Cover image for American mom : motherhood, politics, and humble pie
American mom : motherhood, politics, and humble pie
Blakely, Mary Kay, 1948-
Personal Author:
First edition.
Publication Information:
Chapel Hill, N.C. : Algonquin Books, [1994]

Physical Description:
x, 291 pages ; 24 cm
Personal Subject:
Format :


Call Number
Material Type
Home Location
Item Holds
HQ759 .B613 1994 Adult Non-Fiction Central Closed Stacks

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Blakely's warm, candid, touching, fiercely loving account of raising two sons will strike a chord with parents in this age of post-nuclear, extended families.--Publishers Weekly, starred; "Witty and piercing."--Newsweek.

Reviews 3

Booklist Review

For many boomer women, reading these essays will be like looking at a road map of their lives. Blakely married and had two children in the early 1970s, weathered unemployment and financial setbacks in the late '70s, divorced in the early '80s, and has been a single parent ever since. Although she's a dyed-in-the-wool liberal, all of her issues, whether political or domestic, are woven through with the perspective of a mother. When she found herself struggling to the point of exhaustion to support her sons while her ex-husband attended graduate school, she refused to sue him for child support because she was unwilling to trade in his close relationship with his children for the acrimony of a court battle. And although she had serious misgivings about her older son's passion for wrestling, she was a fixture in the stands at all the meets, screaming herself hoarse. She writes with a great deal of frankness and not a little irreverence, and she covers all the big issues: discipline, sibling rivalry, housework, lovers (hers and theirs). She says that "children make us prematurely wise," and in her case it's true, for she proves it again and again in these warm, thoughtful, and funny "reports from the interior." ~--Joanne Wilkinson

Publisher's Weekly Review

Blakely's warm, candid, touching, fiercely loving account of raising two sons will strike a chord with parents in this age of post-nuclear, extended families. As a feminist and a civil rights and green activist in conservative Fort Wayne, Ind., she transmitted her values to Ryan and Darren, who were born in 1974 and 1975, respectively. The part-time jobs of Blakely, a high-school dean and later a journalist, and her city-planner husband, Howard, made their life together an ever-changing crazy quilt; disputes over money and responsibility led to a bitter, protracted divorce after a decade of marriage. She relocated to Connecticut with her live-in lover, Larry, who was not a family man; their break-up after six years left her a single working mother whose ex-husband paid no child support. With fresh insights honed by feminist scholarship, Blakely (Wake Me When It's Over) writes beautifully of coping with her sons' earliest years, teenage rebellion, the need for parents to impart sex education, motherhood as an exercise in constantly letting go and the empty-nest syndrome. 40,000 first printing; author tour. (Oct.) (c) Copyright PWxyz, LLC. All rights reserved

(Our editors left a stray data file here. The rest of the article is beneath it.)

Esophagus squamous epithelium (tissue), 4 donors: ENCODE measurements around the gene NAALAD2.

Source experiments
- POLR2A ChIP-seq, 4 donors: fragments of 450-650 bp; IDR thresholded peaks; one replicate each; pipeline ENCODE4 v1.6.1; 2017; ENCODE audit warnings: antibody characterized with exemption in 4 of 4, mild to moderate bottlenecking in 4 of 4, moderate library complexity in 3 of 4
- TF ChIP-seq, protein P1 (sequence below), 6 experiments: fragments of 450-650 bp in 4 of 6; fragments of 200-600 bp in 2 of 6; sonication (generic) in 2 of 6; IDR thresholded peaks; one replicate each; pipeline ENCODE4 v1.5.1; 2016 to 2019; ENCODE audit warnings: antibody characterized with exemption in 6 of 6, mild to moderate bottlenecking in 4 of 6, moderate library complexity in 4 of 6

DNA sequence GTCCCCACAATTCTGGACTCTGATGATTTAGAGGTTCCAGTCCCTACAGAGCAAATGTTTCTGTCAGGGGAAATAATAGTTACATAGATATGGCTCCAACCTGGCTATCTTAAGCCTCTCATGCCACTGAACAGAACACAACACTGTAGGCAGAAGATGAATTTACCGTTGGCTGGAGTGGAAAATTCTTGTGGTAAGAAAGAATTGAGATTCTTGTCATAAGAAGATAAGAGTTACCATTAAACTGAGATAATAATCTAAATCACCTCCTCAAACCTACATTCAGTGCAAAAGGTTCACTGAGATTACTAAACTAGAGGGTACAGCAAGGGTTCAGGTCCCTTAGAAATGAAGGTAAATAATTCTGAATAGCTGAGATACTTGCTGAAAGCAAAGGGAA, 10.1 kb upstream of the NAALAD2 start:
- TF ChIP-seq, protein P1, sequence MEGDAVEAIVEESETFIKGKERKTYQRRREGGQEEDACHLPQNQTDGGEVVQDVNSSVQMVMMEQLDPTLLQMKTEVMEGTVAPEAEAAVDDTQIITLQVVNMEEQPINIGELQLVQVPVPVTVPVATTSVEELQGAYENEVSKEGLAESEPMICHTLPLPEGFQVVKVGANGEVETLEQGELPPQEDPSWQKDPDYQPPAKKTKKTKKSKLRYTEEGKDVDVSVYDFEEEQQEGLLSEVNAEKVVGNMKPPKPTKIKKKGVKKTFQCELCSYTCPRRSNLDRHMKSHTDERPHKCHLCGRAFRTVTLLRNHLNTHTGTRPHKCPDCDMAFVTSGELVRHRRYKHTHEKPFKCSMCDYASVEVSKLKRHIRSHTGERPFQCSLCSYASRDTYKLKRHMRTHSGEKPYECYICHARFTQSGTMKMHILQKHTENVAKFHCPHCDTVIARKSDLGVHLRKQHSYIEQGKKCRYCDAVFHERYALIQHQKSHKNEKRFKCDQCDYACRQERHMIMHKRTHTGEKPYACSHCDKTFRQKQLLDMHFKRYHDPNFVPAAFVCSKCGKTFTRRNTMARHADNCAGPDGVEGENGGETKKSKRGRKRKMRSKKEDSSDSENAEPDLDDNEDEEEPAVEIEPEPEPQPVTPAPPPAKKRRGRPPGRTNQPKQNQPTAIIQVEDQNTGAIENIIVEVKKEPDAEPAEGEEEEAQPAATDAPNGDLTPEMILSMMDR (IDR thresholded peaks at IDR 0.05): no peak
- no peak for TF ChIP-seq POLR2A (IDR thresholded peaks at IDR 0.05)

Library Journal Review

Aside from the great Murphy Brown debate, motherhood and politics are rarely mentioned in the same sentence. Cultural reporter Blakely has woven these two subjects into an interesting collection of thoughts and reminiscences. Beginning with recollections of her own mother, Blakely explores her own mothering experiences, showing how the political climate of the Seventies influenced her children's upbringing, her divorce, and the decision of her sons to take turns living with their father. With numerous magazine articles to her credit, Blakely brings both good writing and good instincts to this book. A thought-provoking example of the personal as political, this is recommended for most public libraries. [Excerpted in Ms. and Parenting magazines.-Ed.]-Priscilla Davis Dann, Cuyahoga Cty. P.L., South Euclid, Ohio (c) Copyright 2010. Library Journals LLC, a wholly owned subsidiary of Media Source, Inc. No redistribution permitted.

Table of Contents

Who Are We This Time?
Part 1 The Mother
1 Maternal Bondage
2 "Just a Housewife"
3 Becoming Outlaws
Part 2 The Boys Four
The Big McSmack
5 Adjusting to Reality
6 The Holistic Divorce
7 A Postnuclear Family
8 Approaching Ground Zero
9 Working Children
10 "The Wrong Crowd"
11 The Importance of Being Imperfect
12 The Brownie Revolt
13 THe Brothers K
Part 3 The Coming Men
14 Here They Come, Hormones Raging
15 Hey, Stupid
16 A Wres